Councillor Peter Payne, chairman of Williton Parish Council, said that the proposal should be re-examined in light of significant housing growth in the village and the neighbouring town of Watchet.

Outline planning permission was recently formalised for up to 350 new homes on the A39 Priest Street in Williton, with legal agreements between the Wyndham Estate and the council being signed – making it likely that construction could begin within the next couple of years.

Mr Payne said: “Closing the recycling centre would be a contradiction of all that our Liberal Democrat-led council stands for, is illogical from an economic, geographical, facility and capacity point of view.

“Our road network is already exhausted and not fit for purpose, and any thought that Williton and the surrounding parishes’ residents would drive to Minehead for the recycling is dangerous to the environment and unrealistic.

“Williton and Watchet are likely to see upwards of 1,000 new houses in the future, and not only will that put more pressure on the regional road infrastructure, but it points to the Williton facility becoming even more strategically important and essential.”

Councillor Christine Daubney, chair of Dulverton Parish Council, concurred: “In the event that the Dulverton facility is closed, the nearest alternative site would be Minehead, which is situated 20 miles away and suffers from a lack of space and poor disability access.

“This would inevitably increase the carbon footprint of those travelling there from Dulverton considerably, due to the additional amounts of pollution going into the atmosphere and the additional fuel costs for residents.

“If all the visits made to Dulverton are transferred to Minehead, the additional numbers added onto the council’s highways equates to about 250,000 miles a year.”

Councillor Dixie Darch, portfolio holder for the environment and climate change, said that Somerset had a relatively large number of recycling centres and some cutbacks would be necessary.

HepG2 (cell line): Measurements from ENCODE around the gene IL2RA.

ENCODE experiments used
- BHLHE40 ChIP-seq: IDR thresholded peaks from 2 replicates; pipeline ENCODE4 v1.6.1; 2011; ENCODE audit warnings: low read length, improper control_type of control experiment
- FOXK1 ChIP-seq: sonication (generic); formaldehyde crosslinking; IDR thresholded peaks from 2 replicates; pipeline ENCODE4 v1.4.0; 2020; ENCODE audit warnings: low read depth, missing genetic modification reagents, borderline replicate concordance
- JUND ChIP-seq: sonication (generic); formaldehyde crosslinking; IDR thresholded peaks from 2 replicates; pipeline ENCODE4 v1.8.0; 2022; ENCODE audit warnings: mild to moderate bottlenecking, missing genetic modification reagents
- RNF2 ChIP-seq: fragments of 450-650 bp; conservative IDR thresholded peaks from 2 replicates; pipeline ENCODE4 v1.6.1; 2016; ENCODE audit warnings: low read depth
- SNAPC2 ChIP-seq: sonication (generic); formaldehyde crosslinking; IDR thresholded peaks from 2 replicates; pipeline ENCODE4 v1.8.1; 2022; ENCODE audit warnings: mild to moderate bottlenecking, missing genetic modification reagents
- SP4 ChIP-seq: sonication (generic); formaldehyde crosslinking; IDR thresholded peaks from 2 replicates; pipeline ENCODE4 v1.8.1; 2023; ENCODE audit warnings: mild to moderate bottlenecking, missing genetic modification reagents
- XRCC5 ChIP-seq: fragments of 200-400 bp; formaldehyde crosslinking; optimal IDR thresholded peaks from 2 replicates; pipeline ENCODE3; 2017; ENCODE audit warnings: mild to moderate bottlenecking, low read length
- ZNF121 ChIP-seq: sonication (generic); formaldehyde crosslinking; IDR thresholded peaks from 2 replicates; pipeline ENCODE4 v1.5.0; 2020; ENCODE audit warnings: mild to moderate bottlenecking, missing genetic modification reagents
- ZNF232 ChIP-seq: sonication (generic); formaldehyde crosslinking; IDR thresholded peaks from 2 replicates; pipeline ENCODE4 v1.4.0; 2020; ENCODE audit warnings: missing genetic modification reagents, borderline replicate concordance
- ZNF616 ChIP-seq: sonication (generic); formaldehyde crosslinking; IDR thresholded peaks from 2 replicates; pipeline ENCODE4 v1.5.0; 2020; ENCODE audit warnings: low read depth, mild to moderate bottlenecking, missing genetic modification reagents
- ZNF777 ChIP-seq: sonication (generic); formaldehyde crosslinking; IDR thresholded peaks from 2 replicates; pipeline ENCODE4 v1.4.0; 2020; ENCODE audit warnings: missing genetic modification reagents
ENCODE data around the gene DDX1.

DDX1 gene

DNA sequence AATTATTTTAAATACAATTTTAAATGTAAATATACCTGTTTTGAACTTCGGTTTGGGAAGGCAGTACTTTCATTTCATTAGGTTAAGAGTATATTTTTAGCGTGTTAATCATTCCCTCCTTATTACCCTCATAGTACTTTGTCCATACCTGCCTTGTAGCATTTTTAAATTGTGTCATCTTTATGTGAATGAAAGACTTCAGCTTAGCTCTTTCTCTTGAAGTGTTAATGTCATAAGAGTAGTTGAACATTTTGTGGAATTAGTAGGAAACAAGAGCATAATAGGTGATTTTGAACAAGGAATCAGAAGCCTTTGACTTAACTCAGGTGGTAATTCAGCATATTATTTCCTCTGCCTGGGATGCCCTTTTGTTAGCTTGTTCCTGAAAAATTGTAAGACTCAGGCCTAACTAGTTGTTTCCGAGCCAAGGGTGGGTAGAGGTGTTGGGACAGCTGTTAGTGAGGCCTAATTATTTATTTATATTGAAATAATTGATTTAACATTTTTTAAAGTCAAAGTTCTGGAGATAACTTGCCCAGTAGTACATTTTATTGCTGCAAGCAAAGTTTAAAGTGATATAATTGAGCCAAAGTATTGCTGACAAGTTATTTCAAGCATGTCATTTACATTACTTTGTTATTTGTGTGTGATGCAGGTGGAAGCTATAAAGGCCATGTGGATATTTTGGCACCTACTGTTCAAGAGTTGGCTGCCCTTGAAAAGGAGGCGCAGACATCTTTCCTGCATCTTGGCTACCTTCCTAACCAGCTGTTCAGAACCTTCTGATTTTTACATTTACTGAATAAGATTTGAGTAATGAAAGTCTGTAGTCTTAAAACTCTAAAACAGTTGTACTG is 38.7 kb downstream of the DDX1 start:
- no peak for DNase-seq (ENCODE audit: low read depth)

She said: “Somerset’s current network of 16 sites gives us the best site per household/population ratio in the south west, apart from the Isles of Scilly.

“Given the massive pressures on the council’s finances, we have to look at savings from all services and our recycling site network has to be part of that.

“The closure of any sites would have an impact on the communities they serve, but we are faced with many unpalatable decisions.

“It’s worth noting that a third of authorities are understood to be considering site closures – lots of councils are in a difficult position on this.”

Ms Darch represents the Rowbarton and Staplegrove division in north-western Taunton, which is served by the Priorswood recycling centre in the neighbouring Taunton North division.

She added: “Commercial negotiations with our contractor are ongoing and reaching a critical stage.

“Until negotiations are complete, we can’t rule in or rule out the need to consider the closure of recycling sites.

“If final proposals include the closure of sites there would be consultation with the public before any decision is taken. That would, of course, include
opportunities for everyone to share their views and concerns.”

Regarding the risk of fly-tipping, she said: “Experience shows that householders rarely fly-tip. It tends to be rogue traders trying to avoid
commercial charges – for them the proximity of a recycling site makes no difference.

“When we have closed sites in the past, we saw some limited fly-tipping at the gates to sites, but this was short-lived.

“If we reach the stage of closing any site, this would be well advertised and alternatives publicised, along with the consequences of fly-tipping.

“There would be focussed monitoring to make sure any fly-tipped waste is picked up and, where possible enforcement action taken.

“As you would expect, the savings option includes some contingency to cover the cost of dealing with a certain degree of increased fly tipping, though we very much hope and expect this will not be needed.”